i   x   log2
-- ----- -----
0   1.0   0.0
1   2.0   1.0
2   4.0   2.0
3   8.0   3.0
4  16.0   4.0
5  32.0   5.0
6  64.0   6.0
7 128.0   7.0
8 256.0   8.0
9 512.0   9.0
```

`log1p()` calculates the Newton-Mercator series (the natural logarithm of `1+x`).

math_log1p.py
```import math

x = 0.0000000000000000000000001
print('x       :', x)
print('1 + x   :', 1 + x)
print('log(1+x):', math.log(1 + x))
print('log1p(x):', math.log1p(x))
```

`log1p()` is more accurate for values of `x` very close to zero because it uses an algorithm that compensates for round-off errors from the initial addition.

```\$ python3 math_log1p.py

x       : 1e-25
1 + x   : 1.0
log(1+x): 0.0
log1p(x): 1e-25
```

`exp()` computes the exponential function (`e**x`).

math_exp.py
```import math

x = 2

fmt = '{:.20f}'
print(fmt.format(math.e ** 2))
print(fmt.format(math.pow(math.e, 2)))
print(fmt.format(math.exp(2)))
```

As with other special-case functions, it uses an algorithm that produces more accurate results than the general-purpose equivalent `math.pow(math.e, x)`.

```\$ python3 math_exp.py

7.38905609893064951876
7.38905609893064951876
7.38905609893065040694
```

`expm1()` is the inverse of `log1p()`, and calculates ```e**x - 1```.

math_expm1.py
```import math

x = 0.0000000000000000000000001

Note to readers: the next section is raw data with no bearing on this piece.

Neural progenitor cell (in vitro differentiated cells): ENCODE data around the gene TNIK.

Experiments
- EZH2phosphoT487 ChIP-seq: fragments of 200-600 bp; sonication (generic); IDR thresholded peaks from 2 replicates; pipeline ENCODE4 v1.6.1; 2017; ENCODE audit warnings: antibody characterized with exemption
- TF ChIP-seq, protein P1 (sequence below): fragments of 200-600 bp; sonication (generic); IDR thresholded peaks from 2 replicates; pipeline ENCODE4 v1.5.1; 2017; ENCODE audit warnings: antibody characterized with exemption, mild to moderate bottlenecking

print(x)
print(math.exp(x) - 1)
print(math.expm1(x))
```

Small values of `x` lose precision when the subtraction is performed separately, like with `log1p()`.

```\$ python3 math_expm1.py

1e-25
0.0
1e-25
```

## Angles¶

Although degrees are more commonly used in everyday discussions of angles, radians are the standard unit of angular measure in science and math. A radian is the angle created by two lines intersecting at the center of a circle, with their ends on the circumference of the circle spaced one radius apart.

The circumference is calculated as `2πr`, so there is a relationship between radians and π, a value that shows up frequently in trigonometric calculations. That relationship leads to radians being used in trigonometry and calculus, because they result in more compact formulas.

To convert from degrees to radians, use `radians()`.

```import math

print('{:^7} {:^7} {:^7}'.format(
print('{:-^7} {:-^7} {:-^7}'.format(
'', '', ''))

INPUTS = [
(0, 0),
(30, math.pi / 6),
(45, math.pi / 4),
(60, math.pi / 3),
(90, math.pi / 2),
(180, math.pi),
(270, 3 / 2.0 * math.pi),
(360, 2 * math.pi),
]

for deg, expected in INPUTS:
print('{:7d} {:7.2f} {:7.2f}'.format(